Private sector job creation in November showed signs of slowing down, according to a recent report by payroll processing firm ADP. The report, which provides insights into the state of the labor market, revealed that companies added 103,000 workers in November. While this number is slightly below the revised figure of 106,000 in October, it is also lower than the estimated 128,000.
One of the most concerning findings in the report is the smallest gain in annual pay in over two years. Wages increased by just 5.6%, marking the slowest growth since September 2021. In addition, job-changers saw a decrease in wage increases, with the data showing a premium of 8.3%, the lowest since ADP began tracking this data three years ago.
The leisure and hospitality sector, which had been leading job creation during the post-pandemic recovery, recorded a loss of 7,000 jobs in November. This setback may signal potential challenges for this sector in the coming months. On a more positive note, trade, transportation, and utilities saw an increase of 55,000 positions, and education and health services added 44,000 jobs.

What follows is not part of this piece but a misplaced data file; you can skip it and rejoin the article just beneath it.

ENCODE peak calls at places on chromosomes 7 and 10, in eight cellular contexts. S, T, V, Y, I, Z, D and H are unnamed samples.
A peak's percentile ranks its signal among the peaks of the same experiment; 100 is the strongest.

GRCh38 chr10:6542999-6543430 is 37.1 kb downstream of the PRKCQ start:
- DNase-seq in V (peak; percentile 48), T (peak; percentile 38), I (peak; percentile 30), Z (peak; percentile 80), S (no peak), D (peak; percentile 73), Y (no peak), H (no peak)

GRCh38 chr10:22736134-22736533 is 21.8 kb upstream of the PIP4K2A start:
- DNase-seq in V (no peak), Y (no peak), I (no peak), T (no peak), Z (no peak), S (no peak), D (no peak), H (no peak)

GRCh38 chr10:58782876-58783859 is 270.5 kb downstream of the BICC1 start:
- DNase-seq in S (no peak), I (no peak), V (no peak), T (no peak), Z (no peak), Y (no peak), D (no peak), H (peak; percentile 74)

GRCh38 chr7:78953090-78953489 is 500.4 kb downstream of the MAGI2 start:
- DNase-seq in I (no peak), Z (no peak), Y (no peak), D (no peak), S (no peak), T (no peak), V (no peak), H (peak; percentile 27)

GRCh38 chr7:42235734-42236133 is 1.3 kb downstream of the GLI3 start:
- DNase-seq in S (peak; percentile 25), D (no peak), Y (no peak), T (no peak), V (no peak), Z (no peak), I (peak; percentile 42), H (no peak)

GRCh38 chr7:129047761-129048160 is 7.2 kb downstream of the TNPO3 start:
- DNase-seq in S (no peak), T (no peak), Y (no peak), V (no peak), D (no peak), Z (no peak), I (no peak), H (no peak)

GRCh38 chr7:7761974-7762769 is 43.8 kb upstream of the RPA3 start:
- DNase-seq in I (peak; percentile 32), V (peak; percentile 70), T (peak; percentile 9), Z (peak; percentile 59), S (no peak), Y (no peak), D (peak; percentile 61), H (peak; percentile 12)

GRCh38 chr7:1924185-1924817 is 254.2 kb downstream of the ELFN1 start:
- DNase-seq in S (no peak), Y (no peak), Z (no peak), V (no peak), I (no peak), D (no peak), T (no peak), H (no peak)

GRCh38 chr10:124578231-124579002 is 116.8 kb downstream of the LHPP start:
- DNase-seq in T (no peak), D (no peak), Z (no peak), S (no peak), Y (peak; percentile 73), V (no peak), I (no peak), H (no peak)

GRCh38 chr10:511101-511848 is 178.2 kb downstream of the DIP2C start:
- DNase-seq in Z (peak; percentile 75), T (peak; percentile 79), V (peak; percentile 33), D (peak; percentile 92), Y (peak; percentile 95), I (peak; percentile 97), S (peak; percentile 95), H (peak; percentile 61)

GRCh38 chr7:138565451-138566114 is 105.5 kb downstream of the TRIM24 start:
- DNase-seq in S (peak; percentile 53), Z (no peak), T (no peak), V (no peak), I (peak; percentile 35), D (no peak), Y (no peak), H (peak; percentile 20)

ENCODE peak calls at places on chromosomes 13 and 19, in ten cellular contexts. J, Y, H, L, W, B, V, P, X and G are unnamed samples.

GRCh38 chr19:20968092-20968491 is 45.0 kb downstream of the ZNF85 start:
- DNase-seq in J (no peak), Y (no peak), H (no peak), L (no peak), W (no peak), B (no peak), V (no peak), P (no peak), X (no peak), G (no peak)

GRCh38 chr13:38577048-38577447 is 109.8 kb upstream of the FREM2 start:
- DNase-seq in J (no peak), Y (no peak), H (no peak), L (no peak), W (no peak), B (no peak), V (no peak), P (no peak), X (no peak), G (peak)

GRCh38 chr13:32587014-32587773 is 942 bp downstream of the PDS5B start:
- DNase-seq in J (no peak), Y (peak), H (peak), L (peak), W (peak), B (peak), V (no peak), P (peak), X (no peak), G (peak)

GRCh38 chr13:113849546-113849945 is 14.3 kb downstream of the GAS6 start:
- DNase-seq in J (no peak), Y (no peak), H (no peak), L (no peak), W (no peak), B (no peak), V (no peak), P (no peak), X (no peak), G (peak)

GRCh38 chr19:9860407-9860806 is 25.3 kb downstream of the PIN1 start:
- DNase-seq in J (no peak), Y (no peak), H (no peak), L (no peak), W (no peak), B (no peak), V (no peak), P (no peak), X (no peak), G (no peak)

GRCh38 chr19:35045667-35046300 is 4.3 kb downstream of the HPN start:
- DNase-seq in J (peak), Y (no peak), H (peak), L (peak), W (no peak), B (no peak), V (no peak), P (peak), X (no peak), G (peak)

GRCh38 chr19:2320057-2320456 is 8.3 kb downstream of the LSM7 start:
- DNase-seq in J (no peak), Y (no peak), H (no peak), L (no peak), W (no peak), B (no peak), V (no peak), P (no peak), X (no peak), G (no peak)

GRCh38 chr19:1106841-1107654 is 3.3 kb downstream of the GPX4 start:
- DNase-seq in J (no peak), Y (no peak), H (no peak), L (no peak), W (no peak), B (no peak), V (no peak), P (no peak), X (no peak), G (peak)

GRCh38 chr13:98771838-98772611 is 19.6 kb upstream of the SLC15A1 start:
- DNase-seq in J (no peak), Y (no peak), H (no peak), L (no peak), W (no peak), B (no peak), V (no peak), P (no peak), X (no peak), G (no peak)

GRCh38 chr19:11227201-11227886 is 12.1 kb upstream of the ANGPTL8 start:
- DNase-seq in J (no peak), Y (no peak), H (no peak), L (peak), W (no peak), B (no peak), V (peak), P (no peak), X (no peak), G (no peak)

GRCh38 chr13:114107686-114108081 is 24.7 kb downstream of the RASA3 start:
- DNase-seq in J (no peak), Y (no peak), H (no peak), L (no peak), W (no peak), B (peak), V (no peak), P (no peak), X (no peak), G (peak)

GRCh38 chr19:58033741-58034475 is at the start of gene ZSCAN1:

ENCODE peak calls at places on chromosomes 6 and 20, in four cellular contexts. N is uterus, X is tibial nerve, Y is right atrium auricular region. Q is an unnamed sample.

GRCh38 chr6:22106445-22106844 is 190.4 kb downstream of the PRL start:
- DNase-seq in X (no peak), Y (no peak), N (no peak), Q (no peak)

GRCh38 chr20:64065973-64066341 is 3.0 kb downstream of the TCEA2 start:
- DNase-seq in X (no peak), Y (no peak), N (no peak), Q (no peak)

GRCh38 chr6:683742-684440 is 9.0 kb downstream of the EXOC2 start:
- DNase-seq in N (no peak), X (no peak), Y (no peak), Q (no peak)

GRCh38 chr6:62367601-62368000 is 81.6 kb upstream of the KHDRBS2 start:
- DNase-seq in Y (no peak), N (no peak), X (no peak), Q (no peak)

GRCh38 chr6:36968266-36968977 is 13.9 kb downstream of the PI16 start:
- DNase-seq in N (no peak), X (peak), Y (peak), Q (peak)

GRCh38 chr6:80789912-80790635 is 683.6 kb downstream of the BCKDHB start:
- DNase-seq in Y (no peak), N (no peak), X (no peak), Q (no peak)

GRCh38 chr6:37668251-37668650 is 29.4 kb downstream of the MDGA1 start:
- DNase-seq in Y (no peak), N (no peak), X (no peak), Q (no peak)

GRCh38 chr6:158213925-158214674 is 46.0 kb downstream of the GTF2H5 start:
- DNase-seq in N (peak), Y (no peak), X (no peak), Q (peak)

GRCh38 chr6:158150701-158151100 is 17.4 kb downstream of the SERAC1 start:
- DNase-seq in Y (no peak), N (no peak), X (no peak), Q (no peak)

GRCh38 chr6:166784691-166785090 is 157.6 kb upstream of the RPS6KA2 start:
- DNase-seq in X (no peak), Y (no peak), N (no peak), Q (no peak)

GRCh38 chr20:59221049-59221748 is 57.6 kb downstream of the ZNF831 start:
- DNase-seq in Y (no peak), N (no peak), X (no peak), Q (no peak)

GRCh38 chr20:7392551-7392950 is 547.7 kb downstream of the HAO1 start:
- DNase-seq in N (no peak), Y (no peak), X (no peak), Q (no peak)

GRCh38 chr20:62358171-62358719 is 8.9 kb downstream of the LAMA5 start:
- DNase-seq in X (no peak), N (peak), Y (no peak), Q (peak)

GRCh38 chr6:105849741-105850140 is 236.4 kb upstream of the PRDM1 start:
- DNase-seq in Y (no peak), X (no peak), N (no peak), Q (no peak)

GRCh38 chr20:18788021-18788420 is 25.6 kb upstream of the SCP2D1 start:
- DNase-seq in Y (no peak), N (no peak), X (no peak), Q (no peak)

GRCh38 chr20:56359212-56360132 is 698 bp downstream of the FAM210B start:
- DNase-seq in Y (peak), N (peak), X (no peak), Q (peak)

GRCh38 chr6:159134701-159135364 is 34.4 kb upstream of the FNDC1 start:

However, goods-producers suffered a net loss of 14,000 jobs, fueled by declines in manufacturing and construction. This decline could have wider implications for the economy, as these industries often serve as key drivers of job creation and overall growth.
The report also highlighted that companies with between 50 and 499 employees were the primary contributors to job creation in November, adding 68,000 jobs. In contrast, small businesses only added 6,000 jobs. This discrepancy raises questions about the health and sustainability of the small business sector.
The ADP report is viewed as a precursor to the Labor Department’s nonfarm payrolls count, which is closely watched by economists and investors. The Labor Department recently reported a decline in job openings to 8.73 million in October, the lowest level since March 2021. This decline, coupled with the findings of the ADP report, suggests that the labor market may be loosening and could experience more moderate hiring and wage growth in 2024.
Overall, the ADP report paints a mixed picture of the job market, with slower job creation and stagnant wage growth. While some sectors continue to show promise, others are facing challenges. These findings may indicate a potential shift in the labor market and could have long-term implications for the overall economy.
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